photo by Zinta Aistars
t reading on food at the Book Bug Bookstore on March 28, 2014I was one of several people who participated in the Friday night. Here is my contribution.
Meditations Over the Onions
I will be out of town over the next two weeks so before I leave I need to hill the potatoes, and weed the onions and squash. I have only two days to do all this work, but I would do it! As a result, I learned something about gardening: it's not going to get done unless I do it, and I need to maintain my drive and will to get it done. Nature (i.e., the weeds) doesn’t take a vacation. But I was to learn another lesson about work today.
Growing up in the great industrial city of Detroit, I have learned to work without stopping, which is not good for gardening in the hot sun. Pacing myself, resting, and drinking water frequently is an imperative! Wendell Berry addresses this frenzied notion about work by drawing the difference between industrial farming with a tractor and traditional farming with animals. Animals may be strong but they need a rest from time to time, so every once in a while, it's important to find a quiet, shady spot on the land where you can give the animals some respite. (It’s a nice break for humans, too!) Berry points out that this approach is so contrary to our machine culture where we keep going, never stop, and try to be more efficient. All this busy-ness also keeps us from thinking—and meditating. Actually, today I learned how to use the garden as a form of meditation.
Part of my need for a new approach to work is about discovering how I can simplify my life. I’m the type of person who likes to make a long list of things to do and then check them off as I do them. It makes me feel productive and vital. But what am I accomplishing if all I do is work? Where and when does the enjoyment of life come? Do I wait until vacation times or put it off until retirement and then collapse on a lawn chair from pure exhaustion? No, I must now learn to pace myself and find that quiet space within to feel satisfaction at whatever I’m doing. That’s the kind of balance that the nuns taught me about seeking the spiritual life. Such a slower pace allows “room” for prayer and meditation. So, since I desire an essential connection to Nature and a greater enjoyment of life, then I need to make “room” for it—and I can do it through the garden. Also, if I want to be a more thoughtful writer, I need to slow down my pace and resist cluttering it with endless activities. Today, as I worked in the garden I did manage to meditate. Here are some of my thoughts.
* When the field is covered with weeds, I have to look very closely for the plant that may grow into a vegetable. It becomes my focus. I try to save the plant no matter its size or scraggily appearance. Such care gives me a different relationship with the plant that emphasizes nurturing and then requires time and patience. It’s easier for me to have this relationship with the goats, who are animated, soulful creatures. So I worry about how I can have a relationship with the plants in the garden. What I discovered over these past couple weeks is that being with the plants has convinced me that I do care about them. After all, that is why I am here with them.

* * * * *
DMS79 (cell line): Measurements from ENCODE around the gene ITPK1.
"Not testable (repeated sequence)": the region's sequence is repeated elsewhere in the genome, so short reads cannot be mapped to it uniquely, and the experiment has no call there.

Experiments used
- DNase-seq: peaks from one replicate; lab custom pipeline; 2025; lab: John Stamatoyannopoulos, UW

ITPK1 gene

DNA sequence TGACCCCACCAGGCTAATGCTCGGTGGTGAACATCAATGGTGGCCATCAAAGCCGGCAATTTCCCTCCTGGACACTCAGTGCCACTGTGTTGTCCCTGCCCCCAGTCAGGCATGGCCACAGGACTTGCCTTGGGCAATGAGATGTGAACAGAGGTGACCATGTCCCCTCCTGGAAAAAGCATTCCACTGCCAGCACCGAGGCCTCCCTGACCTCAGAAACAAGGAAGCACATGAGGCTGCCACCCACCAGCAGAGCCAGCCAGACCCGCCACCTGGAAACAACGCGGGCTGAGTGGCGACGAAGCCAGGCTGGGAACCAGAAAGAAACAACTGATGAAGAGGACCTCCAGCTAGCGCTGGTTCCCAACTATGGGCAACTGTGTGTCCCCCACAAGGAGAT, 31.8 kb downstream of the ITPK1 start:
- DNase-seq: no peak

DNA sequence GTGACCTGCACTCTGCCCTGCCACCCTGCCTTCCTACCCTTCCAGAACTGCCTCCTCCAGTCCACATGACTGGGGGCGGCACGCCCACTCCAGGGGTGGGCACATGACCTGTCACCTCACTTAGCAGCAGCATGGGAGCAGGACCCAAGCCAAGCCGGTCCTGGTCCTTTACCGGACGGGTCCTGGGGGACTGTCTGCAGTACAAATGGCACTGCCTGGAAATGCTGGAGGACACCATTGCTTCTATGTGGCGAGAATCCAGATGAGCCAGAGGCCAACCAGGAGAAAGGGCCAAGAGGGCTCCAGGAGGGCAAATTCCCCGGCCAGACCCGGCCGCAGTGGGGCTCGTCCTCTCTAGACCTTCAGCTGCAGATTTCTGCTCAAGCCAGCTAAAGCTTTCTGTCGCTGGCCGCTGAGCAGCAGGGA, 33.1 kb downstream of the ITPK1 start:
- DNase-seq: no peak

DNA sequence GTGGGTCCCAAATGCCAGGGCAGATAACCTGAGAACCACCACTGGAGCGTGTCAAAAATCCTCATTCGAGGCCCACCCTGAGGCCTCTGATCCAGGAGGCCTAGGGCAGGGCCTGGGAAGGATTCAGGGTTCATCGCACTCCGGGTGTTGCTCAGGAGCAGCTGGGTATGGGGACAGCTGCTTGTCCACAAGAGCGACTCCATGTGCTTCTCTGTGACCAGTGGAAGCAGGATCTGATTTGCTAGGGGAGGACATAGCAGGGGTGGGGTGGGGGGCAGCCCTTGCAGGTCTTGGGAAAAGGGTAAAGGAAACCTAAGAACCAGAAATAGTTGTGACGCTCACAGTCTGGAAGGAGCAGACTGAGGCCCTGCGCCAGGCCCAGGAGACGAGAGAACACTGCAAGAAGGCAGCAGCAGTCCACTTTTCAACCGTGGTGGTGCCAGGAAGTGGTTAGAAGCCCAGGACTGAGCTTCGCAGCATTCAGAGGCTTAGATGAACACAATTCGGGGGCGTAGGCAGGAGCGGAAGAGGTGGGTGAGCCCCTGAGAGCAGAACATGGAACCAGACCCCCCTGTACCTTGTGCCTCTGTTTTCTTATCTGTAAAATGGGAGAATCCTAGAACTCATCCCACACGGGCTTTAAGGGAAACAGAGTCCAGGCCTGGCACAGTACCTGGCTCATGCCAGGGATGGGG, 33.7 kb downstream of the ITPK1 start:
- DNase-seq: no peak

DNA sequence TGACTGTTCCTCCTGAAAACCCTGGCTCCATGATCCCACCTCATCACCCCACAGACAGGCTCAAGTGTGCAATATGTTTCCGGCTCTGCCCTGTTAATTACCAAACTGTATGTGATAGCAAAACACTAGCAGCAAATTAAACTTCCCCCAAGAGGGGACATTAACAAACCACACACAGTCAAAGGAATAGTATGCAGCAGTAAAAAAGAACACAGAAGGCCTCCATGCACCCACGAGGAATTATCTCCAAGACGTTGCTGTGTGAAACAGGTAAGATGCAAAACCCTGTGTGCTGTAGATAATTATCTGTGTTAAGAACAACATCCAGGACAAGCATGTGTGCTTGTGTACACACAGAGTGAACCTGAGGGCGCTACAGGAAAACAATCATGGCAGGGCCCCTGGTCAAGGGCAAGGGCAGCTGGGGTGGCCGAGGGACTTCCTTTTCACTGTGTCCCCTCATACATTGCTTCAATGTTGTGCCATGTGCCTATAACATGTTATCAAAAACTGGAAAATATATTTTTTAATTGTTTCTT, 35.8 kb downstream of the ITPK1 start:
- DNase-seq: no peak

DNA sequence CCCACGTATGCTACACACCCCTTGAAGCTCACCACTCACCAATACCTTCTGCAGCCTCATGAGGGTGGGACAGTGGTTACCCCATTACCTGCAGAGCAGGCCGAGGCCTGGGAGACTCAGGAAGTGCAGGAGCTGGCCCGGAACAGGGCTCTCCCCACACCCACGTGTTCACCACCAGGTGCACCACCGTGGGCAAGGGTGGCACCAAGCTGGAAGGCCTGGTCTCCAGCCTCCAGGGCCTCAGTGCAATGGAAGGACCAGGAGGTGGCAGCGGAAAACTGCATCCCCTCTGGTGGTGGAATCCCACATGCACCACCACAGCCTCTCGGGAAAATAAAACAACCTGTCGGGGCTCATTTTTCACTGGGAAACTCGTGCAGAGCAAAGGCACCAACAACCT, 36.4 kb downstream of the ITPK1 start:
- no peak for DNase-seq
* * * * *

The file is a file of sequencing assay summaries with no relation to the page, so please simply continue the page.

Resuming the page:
* My bones are weary and my muscles ache. My hands are full of new calluses, some of which burn from the hot soil as I pull out the weeds. I don’t know how the migrant workers do this all day, every day. Maybe my gardening is helping me empathize with them and their difficult lives a little more. This makes me more grateful for them and what they do!
* To weed the onions I must get on my hands and knees. This is a prayer position, and it predisposes me physically to meditation. Then the bugs start attacking my bare arms and I think I will go mad. I remembered Sister Mary Bader’s experience in Texas where the gnats were buzzing around her face as she did the laundry. When she swatted them, they hung around her all the more. Then she just let them be and discovered that they left her alone. So I tried this today and it worked! Maybe the bugs are just curious. Maybe I entered their territory and they were checking me out.
* Being on my hands and knees as I weed the onions gives me an opportunity to be close to the earth where it's cooler and I can find some relief from the hot sun. Occasionally, a gentle breeze wafts through the garden, and it is so sweet. So I acknowledge it, savor it, and thank it. Such small pleasures really make a difference in my attitude as I do this hard work! Maybe I’m hearing the garden speak.
* To grow a garden, you have to have a certain trust that Mother Earth will make the plants grow. This seems to be a miracle to me. It's as though the plants are in a black box where the magic happens and out comes the fruit. Of course, there are scientific reasons for “the miracle,” but to me there are mysterious forces beyond the science that make it all work. Our industrial age has made us arrogant enough to tinker with these forces for the purpose of creating bigger harvests so we can make more money. The question is: have we fooled ourselves and altered the processes such that we might accomplish the opposite effect that we want—over the long term? I hope not. All the more reason for us to re-learn the process of growing food for ourselves—and to meditate on what we are doing.